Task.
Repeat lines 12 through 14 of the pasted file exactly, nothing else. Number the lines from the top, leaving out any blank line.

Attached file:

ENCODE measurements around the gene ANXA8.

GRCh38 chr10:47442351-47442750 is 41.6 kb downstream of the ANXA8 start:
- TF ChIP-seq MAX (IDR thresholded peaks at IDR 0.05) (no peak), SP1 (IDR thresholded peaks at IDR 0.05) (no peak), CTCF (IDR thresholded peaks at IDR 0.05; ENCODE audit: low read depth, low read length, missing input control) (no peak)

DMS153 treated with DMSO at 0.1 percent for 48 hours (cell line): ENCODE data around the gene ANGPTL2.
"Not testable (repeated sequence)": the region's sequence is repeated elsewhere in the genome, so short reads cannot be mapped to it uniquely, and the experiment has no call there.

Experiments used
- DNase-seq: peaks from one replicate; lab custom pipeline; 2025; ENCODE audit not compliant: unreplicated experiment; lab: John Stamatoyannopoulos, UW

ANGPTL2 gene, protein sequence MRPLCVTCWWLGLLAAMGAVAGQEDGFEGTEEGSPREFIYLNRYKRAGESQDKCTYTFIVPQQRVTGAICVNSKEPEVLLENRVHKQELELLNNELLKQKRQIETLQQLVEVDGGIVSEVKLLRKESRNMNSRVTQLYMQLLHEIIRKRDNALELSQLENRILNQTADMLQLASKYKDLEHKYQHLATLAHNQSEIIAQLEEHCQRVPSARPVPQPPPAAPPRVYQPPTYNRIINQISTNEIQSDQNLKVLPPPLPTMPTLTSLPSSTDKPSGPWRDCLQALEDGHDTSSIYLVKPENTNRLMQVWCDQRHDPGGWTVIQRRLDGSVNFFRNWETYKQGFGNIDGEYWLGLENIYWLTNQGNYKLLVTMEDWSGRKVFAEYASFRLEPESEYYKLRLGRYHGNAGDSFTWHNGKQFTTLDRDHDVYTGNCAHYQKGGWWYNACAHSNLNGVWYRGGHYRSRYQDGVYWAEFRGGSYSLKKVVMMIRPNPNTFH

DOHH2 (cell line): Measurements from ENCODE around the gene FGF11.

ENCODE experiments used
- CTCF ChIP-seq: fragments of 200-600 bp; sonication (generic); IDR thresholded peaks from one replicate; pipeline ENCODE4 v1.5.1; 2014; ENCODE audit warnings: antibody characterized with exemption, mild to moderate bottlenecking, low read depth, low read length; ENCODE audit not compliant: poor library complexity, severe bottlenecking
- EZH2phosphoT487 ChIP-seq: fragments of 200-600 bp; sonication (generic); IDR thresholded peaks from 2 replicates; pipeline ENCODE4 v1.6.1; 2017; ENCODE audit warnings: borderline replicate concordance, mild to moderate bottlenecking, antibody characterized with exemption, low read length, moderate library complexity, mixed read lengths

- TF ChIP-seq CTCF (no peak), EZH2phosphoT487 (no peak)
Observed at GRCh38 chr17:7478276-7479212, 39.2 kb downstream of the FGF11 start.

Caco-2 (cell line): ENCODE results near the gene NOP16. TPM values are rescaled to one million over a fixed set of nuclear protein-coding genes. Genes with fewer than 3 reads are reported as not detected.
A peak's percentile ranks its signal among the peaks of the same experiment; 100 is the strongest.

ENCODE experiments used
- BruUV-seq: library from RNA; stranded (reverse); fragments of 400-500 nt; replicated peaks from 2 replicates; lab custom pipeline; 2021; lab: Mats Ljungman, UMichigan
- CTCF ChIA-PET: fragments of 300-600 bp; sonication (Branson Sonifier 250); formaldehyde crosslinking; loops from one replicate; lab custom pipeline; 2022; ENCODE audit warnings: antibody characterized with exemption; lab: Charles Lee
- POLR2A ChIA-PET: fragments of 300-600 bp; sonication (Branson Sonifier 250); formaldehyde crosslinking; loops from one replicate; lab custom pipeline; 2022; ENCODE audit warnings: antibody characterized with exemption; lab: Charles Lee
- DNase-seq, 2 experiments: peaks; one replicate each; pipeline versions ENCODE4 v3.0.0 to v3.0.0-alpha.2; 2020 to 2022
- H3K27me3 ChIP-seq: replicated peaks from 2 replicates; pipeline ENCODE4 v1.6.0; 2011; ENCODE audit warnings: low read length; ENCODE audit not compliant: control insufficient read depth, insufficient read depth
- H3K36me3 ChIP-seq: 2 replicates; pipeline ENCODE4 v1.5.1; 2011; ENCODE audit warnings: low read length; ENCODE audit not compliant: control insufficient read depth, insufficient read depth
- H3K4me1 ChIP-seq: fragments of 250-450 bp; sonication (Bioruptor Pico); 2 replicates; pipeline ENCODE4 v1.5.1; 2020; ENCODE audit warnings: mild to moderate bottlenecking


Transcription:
- EZH2phosphoT487 ChIP-seq: fragments of 200-600 bp; sonication (generic); IDR thresholded peaks from 2 replicates; pipeline ENCODE4 v1.6.1; 2017; ENCODE audit warnings: borderline replicate concordance, mild to moderate bottlenecking, antibody characterized with exemption, low read length, moderate library complexity, mixed read lengths

- TF ChIP-seq CTCF (no peak), EZH2phosphoT487 (no peak)
Observed at GRCh38 chr17:7478276-7479212, 39.2 kb downstream of the FGF11 start.